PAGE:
I got this phone from Woolworths for $19.50, marked down from $59.90. (Sept 2013). It works fine with the following provisos: I keep hanging up with my ear; the buttons need to be pressed longer than is natural and the camera is really bad.
Huawei Ascend Y100 Android phone
The Ascend Y100 has a tiny screen, a mediocre camera and average performance but for under $100, can you really complain?
- Value for money
- Some nice UI touches
- Decent battery life
- Tiny screen
- Poor default keyboard
- Can be sluggish at times
The Huawei Ascend Y100 has a tiny screen, a mediocre camera and average performance. However, it's all about the price in this instance. At under $100, we can't fault the Ascend Y100 too much. If you're patient and can live with a cramped screen, then this is a fully featured Android phone for a great price.
Price$ 99.00 (AUD)
What kind of smartphone can you buy with $99? That's the question Huawei has answered with the Ascend Y100, a fully featured Android phone exclusively sold in Australia through Vodafone. The Ascend Y100 may have a tiny screen, a mediocre camera and average performance but for under $100, can you really complain?
Tiny phone, tiny display
The Huawei Ascend Y100 is one of the smallest smartphones we've come across in recent years. It fits almost perfectly into the palm of your hand, so it's comfortable to hold and easy to pocket. There's nothing at all remarkable about the design, which is to be expected from a device that retails for less than $100. We do like the smooth, rounded corners though, and the chrome strip that runs around the edge of the phone is a nice touch.
Build quality is about what you would expect at this price. The Ascend Y100 doesn't feel like a premium phone, but it doesn't really feel flimsy, either. We like the matte black finish, which Huawei says is an anti-fingerprint surface, though the screen and surrounding gloss black bezel is a messy fingerprint magnet.
On the top of the Ascend Y100 is a tiny power button and a standard micro-USB port for charging, while the right houses volume controls. The buttons and ports are well positioned but right handed users will be annoyed that the power button is towards the left. This means you'll have to stretch your finger to press it when unlocking and locking the screen.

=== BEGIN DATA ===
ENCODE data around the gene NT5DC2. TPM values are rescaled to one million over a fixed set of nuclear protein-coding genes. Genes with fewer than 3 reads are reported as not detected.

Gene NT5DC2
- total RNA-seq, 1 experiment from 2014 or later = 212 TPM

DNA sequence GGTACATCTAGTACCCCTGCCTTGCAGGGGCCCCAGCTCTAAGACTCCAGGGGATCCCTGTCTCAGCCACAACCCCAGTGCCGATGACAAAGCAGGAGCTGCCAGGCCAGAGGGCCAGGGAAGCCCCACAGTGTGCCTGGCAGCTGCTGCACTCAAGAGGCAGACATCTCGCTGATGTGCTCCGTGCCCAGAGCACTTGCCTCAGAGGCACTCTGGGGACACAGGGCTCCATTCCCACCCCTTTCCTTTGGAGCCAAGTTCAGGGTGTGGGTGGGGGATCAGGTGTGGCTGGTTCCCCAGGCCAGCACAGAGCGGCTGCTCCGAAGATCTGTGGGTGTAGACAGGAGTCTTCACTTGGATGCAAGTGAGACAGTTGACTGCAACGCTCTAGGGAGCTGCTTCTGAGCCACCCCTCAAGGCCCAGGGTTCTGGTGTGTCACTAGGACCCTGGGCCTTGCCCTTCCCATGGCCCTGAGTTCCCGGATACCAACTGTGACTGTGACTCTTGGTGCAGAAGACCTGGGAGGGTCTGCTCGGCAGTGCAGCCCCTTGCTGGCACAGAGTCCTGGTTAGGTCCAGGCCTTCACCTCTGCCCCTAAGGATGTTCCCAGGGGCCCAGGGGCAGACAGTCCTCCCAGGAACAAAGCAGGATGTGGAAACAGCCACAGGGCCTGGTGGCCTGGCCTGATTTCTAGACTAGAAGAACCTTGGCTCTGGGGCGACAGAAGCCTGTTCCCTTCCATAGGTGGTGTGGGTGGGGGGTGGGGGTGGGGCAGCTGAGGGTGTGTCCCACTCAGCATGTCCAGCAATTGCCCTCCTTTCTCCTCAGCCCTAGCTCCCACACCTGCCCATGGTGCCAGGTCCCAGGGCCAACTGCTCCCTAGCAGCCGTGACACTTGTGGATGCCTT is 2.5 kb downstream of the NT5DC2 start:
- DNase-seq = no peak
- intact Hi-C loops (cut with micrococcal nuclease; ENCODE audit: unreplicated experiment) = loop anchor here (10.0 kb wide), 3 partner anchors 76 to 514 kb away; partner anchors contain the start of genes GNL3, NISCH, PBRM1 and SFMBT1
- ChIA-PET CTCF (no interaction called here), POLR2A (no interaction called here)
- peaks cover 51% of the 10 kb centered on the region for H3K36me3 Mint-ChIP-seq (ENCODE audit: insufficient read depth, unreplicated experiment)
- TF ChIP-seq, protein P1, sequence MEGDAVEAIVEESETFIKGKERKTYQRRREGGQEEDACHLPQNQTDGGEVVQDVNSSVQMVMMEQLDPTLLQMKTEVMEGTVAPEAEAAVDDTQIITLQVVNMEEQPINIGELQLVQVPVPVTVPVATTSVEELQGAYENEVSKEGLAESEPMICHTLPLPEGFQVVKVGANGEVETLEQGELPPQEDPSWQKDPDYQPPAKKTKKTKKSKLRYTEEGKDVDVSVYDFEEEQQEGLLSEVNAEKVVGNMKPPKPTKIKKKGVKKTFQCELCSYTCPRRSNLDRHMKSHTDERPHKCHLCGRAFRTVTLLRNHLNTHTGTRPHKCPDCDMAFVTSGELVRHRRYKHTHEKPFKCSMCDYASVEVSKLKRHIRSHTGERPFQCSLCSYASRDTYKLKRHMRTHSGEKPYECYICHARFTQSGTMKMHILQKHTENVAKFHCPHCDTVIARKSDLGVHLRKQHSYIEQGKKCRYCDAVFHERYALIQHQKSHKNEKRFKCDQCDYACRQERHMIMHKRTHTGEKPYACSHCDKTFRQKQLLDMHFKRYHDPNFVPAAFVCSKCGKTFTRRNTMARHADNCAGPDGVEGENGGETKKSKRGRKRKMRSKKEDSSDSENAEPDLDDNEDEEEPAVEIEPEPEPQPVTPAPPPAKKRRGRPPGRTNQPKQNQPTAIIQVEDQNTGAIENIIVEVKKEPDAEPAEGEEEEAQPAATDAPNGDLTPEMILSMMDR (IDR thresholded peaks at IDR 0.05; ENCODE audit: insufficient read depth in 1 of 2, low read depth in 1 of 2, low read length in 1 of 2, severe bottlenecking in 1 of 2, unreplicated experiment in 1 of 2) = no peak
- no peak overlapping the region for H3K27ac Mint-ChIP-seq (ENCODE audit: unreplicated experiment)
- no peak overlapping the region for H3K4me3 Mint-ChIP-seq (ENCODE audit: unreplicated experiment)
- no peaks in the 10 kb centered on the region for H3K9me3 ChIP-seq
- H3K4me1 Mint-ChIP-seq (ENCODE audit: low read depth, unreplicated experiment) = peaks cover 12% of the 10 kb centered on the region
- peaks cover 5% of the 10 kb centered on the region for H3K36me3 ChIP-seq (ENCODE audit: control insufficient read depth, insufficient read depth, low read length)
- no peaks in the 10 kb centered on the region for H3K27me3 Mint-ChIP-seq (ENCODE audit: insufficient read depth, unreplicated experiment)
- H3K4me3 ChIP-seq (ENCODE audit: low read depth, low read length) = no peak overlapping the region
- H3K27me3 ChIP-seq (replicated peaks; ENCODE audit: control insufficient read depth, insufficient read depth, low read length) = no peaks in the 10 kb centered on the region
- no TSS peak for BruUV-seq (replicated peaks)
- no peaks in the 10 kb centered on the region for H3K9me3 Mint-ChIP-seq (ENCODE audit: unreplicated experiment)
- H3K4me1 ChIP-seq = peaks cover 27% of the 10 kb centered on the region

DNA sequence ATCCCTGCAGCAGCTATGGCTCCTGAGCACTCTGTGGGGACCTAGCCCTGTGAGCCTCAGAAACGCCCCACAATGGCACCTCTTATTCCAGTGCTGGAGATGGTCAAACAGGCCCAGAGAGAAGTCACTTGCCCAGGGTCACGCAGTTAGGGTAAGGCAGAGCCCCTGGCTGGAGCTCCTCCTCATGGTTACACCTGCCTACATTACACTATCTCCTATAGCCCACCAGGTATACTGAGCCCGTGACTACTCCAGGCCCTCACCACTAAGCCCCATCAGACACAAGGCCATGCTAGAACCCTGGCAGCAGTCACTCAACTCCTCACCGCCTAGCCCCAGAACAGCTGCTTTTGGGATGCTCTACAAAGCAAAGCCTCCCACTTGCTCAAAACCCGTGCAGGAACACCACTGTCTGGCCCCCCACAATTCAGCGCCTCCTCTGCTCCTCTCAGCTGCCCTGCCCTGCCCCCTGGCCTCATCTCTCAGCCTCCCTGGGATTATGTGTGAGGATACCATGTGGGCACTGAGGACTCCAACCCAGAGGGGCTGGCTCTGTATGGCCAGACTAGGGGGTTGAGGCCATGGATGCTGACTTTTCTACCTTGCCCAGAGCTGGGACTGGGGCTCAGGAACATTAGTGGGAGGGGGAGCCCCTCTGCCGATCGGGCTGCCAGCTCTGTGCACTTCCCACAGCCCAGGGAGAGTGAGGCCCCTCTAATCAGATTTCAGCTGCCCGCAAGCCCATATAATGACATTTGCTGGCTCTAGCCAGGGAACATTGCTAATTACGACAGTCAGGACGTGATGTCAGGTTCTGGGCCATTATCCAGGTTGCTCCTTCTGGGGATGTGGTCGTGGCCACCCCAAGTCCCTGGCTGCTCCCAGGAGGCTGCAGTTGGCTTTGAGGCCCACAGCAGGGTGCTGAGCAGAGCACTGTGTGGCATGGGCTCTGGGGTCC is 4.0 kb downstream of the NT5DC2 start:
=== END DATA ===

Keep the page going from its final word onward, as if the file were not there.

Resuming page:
The Ascend Y100's screen is the weakest aspect of the phone.
The Huawei Ascend Y100's screen is arguably the weakest aspect of the phone. The low resolution isn't a huge issue considering the price, but the tiny size of the screen (2.8in), makes everyday tasks a cramped affair. Messaging is a hugely time consuming process due to the small size of the keys, while even basic tasks like swiping through home screens feel claustrophobic. The touchscreen itself is responsive but it has poor viewing angles, is hard to see in direct sunlight and its low resolution means text can be hard to read unless zoomed in really close. This is especially evident in apps like the browser.
Below the screen are three capacitive shortcut buttons, back, menu and search. A physical home button with a chrome strip around it sits below these keys. We like the home button but the shortcut keys aren't the most responsive and often require a couple of extra taps to register. They aren't backlit either, so they can be hard to see in low light.
Great bang for buck, provided you don't expect the world
We love some of Huawei's UI changes, particularly on the lock screen.
The Huawei Ascend Y100 runs the Gingerbread 2.3 version of Google's Android platform. Despite its low price it offers all the features of most other Android phones — Wi-Fi, Bluetooth, full access to the Google Play Store for third party applications, a Web browser and the flexibility and customisation that the Android platform provides. The screen size can be limiting in some apps, like Facebook, but on the whole, we installed most of our regular Android apps and used them without too many issues.